USA: July 9, 2002 PHOENIX, Ariz. – Fire officials declared the largest wildfire in Arizonahistory fully contained on the weekend, ending nearly three weeks of battles to save towns and Ponderosa pine forests from wind-drivenwalls of flame.
Damage tallies showed that the Rodeo-Chediski fire charred 468,638acres (187,445 hectares) in the Apache-Sitgreaves National Forest and Fort Apache reservation and destroyed more than 400 homes, said fireinformation officer Mary Stuever. The burned areas remained closed to the public while fire crews rehabilitated the wide swaths of bare soil left by bulldozers and flames sothat imminent rains don’t erode the denuded slopes. The fire, which began June 18, was declared 100 percent contained after firefighters in helicopters toured the burn zone and determined the fireremained within fire lines, Stuever said. “We are pretty confident with the perimeter,” she said. “There will still besome fires inside the black area…. As far as making sure the fire isn’t going to burn to a new community, we are pretty confident.”
Nearly 1,000 firefighters worked on the blaze on the weekend, mainly smoothing out 300-foot-wide (100 metres) bulldozer tracks, reseeding,mulching and replacing trees and vegetation, Stuever said. Fire crews brought in from surrounding areas expect to be demobilized starting yesterday, leaving the mop up duties to local crews. “This is a real big corner on this fire to say we have suppressed it,” she said. “But the disaster is not alleviated.”
A part-time firefighter pleaded innocent last week to federal charges of starting the Rodeo fire, which merged with the smaller Chediski fire to become an inferno. Prosecutors said Leonard Gregg, 29, set two fires on the Apache reservation to give himself work for the summer. Authorities said a lost hiker started the Chediski fire on June 20 to attract the attention of a television news helicopter. No charges have been filed in that incident, which remains under investigation.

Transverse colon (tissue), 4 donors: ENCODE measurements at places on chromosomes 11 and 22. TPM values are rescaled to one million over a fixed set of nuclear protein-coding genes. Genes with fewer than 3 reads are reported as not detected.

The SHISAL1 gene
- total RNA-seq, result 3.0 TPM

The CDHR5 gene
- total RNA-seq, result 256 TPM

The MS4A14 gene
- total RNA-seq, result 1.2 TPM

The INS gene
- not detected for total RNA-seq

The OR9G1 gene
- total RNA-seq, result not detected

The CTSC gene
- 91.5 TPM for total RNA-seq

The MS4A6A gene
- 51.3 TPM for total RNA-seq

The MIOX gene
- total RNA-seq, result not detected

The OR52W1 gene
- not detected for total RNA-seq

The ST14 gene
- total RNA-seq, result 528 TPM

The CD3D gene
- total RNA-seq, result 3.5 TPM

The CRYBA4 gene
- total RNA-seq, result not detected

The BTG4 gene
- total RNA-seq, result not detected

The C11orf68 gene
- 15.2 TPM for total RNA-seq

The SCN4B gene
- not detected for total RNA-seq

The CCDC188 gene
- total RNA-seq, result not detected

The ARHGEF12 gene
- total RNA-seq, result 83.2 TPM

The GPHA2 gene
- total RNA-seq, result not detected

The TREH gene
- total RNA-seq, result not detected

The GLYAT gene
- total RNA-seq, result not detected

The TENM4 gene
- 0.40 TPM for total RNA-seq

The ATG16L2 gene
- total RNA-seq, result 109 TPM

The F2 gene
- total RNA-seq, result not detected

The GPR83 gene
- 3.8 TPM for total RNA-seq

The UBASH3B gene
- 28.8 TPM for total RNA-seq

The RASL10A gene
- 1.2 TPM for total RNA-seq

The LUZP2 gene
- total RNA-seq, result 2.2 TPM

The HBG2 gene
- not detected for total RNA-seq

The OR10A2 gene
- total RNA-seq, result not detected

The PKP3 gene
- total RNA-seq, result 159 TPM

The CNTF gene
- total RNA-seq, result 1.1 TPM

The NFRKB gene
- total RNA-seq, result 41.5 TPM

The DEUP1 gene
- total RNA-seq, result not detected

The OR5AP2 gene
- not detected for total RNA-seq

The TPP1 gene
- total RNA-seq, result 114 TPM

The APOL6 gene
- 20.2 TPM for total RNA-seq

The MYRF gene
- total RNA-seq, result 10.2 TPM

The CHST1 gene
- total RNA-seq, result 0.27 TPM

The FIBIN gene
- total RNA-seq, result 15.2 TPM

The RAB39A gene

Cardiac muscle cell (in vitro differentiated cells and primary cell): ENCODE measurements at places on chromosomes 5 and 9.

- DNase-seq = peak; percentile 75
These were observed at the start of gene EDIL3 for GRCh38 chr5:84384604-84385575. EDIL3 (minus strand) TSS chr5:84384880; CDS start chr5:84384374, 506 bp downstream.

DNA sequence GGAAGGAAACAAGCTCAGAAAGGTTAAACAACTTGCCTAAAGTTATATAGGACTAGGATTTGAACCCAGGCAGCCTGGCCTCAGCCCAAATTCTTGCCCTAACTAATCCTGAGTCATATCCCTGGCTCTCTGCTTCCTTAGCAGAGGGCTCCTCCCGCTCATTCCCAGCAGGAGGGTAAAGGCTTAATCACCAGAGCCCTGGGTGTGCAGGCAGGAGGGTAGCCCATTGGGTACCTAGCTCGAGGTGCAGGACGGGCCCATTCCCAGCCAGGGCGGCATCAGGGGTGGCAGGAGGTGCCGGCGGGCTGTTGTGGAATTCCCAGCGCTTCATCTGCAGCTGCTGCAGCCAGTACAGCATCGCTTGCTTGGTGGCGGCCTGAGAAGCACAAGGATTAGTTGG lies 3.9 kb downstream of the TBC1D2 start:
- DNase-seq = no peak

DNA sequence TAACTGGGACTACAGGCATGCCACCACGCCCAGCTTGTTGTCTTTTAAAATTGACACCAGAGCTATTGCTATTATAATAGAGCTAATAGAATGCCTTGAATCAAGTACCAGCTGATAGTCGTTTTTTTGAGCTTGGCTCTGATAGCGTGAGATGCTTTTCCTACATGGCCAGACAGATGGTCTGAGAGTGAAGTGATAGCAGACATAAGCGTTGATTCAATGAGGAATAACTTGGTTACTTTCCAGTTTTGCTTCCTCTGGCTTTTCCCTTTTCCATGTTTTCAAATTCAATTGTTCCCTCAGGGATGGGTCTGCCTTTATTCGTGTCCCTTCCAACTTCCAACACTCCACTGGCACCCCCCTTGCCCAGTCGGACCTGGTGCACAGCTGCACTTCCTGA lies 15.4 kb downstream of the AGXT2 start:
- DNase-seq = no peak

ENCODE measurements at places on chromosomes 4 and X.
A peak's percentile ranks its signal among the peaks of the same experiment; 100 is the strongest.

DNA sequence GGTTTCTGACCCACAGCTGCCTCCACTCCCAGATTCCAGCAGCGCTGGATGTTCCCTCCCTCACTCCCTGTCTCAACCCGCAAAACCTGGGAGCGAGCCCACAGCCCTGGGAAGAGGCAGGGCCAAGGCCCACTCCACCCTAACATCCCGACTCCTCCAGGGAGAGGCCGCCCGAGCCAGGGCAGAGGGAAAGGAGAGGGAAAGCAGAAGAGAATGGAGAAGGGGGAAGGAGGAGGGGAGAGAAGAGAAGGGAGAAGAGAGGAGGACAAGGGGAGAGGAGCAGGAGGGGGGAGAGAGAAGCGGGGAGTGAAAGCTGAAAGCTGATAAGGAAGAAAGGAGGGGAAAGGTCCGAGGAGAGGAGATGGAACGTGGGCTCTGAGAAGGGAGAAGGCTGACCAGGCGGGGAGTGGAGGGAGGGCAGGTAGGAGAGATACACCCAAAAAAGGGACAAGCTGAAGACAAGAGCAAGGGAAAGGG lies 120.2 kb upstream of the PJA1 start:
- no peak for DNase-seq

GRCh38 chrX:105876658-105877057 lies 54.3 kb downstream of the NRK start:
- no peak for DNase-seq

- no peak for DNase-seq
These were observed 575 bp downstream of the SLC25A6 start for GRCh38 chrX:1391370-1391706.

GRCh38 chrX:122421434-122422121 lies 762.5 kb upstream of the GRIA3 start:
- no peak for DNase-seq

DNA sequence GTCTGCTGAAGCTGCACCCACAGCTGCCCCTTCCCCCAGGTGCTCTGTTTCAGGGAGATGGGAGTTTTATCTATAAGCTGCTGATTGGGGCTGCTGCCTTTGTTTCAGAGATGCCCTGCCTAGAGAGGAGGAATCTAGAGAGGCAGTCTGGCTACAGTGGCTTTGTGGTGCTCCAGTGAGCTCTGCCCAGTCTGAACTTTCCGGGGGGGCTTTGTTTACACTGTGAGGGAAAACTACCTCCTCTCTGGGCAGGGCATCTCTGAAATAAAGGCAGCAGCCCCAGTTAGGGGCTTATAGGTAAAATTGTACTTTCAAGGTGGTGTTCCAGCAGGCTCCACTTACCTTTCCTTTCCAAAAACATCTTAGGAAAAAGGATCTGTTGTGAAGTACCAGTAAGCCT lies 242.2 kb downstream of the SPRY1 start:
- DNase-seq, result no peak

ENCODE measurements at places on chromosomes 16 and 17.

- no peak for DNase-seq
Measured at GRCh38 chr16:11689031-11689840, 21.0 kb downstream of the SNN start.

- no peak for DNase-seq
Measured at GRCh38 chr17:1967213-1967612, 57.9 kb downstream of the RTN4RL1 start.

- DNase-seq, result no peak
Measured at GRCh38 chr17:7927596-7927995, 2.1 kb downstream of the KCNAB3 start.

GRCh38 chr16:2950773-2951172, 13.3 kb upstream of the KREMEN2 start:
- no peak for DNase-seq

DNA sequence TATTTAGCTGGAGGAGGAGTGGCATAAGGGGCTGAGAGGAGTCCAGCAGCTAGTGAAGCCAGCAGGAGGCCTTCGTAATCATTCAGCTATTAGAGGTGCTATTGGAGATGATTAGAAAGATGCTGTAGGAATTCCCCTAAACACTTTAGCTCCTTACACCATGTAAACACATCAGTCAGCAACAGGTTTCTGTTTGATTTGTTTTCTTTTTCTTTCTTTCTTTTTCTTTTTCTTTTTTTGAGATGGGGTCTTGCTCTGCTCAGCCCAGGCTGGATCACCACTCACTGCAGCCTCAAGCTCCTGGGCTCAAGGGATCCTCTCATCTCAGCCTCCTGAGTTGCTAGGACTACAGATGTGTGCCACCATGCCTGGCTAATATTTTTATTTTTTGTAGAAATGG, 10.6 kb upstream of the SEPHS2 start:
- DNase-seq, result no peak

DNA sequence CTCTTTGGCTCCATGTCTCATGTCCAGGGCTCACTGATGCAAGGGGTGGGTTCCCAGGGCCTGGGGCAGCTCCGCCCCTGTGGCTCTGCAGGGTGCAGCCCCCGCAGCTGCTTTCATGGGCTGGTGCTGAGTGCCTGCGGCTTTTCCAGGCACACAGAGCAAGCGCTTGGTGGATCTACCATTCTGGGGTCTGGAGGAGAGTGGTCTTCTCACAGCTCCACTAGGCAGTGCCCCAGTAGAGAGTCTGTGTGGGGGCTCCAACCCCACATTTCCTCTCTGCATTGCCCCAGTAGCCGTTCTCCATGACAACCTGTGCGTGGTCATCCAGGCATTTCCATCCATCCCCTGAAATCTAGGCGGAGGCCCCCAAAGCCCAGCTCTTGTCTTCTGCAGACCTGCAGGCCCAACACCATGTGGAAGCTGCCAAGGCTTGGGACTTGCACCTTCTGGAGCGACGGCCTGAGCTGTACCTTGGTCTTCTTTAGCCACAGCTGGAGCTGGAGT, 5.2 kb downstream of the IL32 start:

In Utah, firefighters battled two large blazes on the state’s eastern border which threatened homes and natural gas wells. The large fires and four smaller blazes have charred more than 116,000 acres (46,300 hectares) across Utah since late last month, fire officials said. A 13,500-acre (5,400 hectare) wind-driven fire burning eight miles (13 km) south of the Utah-Wyoming border in the Wasatch-Cache National Forest was 45 percent contained on the weekend afternoon, said U.S. Forest Service spokeswoman Kathy Hardy. High humidity and light rains slowed the blaze’s spread over the weekend but wind and high temperatures forecast for Monday brought worries that the fire would jump hard-won fire lines on the high-elevation slopes,Hardy said.
About 200 miles (320 km) to the south, rugged terrain and record hightemperatures hampered firefighters’ efforts to control a 74,500-acre (29,800-hectare) blaze near the Four Corner resort of Moab. The lightning-spawned fire was 22 percent contained on the weekendafternoon but fire officials did not say when they thought it would be fully contained. The blaze destroyed an outbuilding and threatened five ranches on theweekend. Firefighters shut off 20 to 30 natural gas wells in the fire’s path on theweekend.